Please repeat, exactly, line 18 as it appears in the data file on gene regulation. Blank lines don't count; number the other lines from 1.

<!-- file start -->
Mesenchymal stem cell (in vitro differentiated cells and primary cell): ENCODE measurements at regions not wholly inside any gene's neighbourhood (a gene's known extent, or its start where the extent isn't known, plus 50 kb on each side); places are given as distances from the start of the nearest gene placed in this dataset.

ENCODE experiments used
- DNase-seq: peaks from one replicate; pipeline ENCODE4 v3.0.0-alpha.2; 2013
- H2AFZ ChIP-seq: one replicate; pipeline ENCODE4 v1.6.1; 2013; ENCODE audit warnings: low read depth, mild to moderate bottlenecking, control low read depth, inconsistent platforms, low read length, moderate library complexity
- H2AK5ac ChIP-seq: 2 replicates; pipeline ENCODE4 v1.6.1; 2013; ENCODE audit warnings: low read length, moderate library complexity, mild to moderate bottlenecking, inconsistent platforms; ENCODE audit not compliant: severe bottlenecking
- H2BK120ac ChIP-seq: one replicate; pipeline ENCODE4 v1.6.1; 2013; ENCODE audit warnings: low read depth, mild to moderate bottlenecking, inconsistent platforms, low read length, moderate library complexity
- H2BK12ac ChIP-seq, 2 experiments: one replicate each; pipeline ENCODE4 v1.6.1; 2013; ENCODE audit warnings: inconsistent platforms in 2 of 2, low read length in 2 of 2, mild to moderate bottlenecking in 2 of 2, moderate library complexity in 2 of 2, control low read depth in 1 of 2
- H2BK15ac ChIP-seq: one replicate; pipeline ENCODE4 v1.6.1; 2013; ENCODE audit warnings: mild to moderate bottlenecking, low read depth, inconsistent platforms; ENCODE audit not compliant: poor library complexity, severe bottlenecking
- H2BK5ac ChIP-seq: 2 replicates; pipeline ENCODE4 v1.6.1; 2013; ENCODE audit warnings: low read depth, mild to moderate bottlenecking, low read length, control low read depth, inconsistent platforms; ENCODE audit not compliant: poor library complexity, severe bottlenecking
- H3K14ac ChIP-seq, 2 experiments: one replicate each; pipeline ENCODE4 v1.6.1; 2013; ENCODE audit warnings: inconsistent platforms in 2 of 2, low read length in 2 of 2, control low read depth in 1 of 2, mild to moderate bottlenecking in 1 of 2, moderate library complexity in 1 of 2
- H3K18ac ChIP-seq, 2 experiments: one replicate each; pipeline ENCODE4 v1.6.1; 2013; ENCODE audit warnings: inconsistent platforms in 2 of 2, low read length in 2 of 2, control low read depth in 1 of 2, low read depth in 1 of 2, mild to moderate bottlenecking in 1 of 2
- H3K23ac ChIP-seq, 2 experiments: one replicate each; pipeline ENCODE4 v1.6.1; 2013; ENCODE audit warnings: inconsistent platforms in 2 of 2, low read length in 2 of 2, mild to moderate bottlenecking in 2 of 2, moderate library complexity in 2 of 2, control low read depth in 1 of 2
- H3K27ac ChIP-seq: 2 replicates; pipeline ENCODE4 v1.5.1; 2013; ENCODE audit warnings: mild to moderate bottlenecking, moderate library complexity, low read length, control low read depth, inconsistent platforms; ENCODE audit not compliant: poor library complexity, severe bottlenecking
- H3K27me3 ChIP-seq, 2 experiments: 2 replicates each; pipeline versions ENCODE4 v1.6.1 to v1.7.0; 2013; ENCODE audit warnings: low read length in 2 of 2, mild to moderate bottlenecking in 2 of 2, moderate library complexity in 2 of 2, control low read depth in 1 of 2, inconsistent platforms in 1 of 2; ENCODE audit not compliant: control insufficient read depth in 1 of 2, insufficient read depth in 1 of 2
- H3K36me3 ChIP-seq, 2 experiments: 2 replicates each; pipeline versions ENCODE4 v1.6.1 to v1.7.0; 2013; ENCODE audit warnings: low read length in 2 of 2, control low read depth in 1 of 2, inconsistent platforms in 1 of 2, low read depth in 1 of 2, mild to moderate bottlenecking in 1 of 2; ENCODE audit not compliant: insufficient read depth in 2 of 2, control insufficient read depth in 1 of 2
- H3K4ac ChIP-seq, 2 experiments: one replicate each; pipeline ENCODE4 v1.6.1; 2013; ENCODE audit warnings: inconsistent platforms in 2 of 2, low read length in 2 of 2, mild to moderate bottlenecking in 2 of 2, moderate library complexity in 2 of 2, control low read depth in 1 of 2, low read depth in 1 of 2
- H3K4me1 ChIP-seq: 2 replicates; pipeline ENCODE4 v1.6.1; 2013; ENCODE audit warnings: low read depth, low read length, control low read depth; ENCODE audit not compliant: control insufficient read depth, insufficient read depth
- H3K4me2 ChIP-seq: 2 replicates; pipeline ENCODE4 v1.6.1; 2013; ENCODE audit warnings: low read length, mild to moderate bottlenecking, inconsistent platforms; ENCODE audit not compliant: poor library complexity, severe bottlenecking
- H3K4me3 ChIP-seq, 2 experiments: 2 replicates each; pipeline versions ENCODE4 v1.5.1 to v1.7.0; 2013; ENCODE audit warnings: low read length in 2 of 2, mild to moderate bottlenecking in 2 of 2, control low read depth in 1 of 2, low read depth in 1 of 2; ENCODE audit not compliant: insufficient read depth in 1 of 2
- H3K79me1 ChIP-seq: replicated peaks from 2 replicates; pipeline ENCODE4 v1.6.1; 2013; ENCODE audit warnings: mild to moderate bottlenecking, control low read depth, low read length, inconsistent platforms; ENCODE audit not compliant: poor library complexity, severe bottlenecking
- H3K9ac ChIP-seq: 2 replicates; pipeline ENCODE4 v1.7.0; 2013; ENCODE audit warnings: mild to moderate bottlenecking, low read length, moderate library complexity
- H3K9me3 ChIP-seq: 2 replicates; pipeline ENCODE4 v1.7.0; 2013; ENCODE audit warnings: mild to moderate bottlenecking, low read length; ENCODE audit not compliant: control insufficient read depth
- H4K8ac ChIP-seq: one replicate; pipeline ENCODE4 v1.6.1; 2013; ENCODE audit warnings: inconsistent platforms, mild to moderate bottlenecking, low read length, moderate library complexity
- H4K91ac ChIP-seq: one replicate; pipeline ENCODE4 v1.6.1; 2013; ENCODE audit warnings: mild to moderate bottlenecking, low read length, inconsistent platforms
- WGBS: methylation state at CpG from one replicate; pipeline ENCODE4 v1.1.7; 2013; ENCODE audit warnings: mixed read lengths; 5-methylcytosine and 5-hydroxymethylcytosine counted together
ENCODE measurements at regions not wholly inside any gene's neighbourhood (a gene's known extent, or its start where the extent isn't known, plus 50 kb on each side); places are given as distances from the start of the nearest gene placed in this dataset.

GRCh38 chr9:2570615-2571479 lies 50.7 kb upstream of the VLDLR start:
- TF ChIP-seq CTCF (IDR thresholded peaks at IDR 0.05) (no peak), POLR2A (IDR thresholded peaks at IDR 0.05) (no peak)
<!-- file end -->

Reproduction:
- H3K4me2 ChIP-seq: 2 replicates; pipeline ENCODE4 v1.6.1; 2013; ENCODE audit warnings: low read length, mild to moderate bottlenecking, inconsistent platforms; ENCODE audit not compliant: poor library complexity, severe bottlenecking